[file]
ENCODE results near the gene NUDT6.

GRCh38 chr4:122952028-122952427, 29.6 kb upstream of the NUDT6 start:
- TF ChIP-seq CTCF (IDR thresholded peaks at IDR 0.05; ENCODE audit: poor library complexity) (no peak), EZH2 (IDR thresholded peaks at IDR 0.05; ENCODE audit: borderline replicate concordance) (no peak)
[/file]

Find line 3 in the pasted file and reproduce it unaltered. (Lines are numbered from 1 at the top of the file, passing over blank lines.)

- TF ChIP-seq CTCF (IDR thresholded peaks at IDR 0.05; ENCODE audit: poor library complexity) (no peak), EZH2 (IDR thresholded peaks at IDR 0.05; ENCODE audit: borderline replicate concordance) (no peak)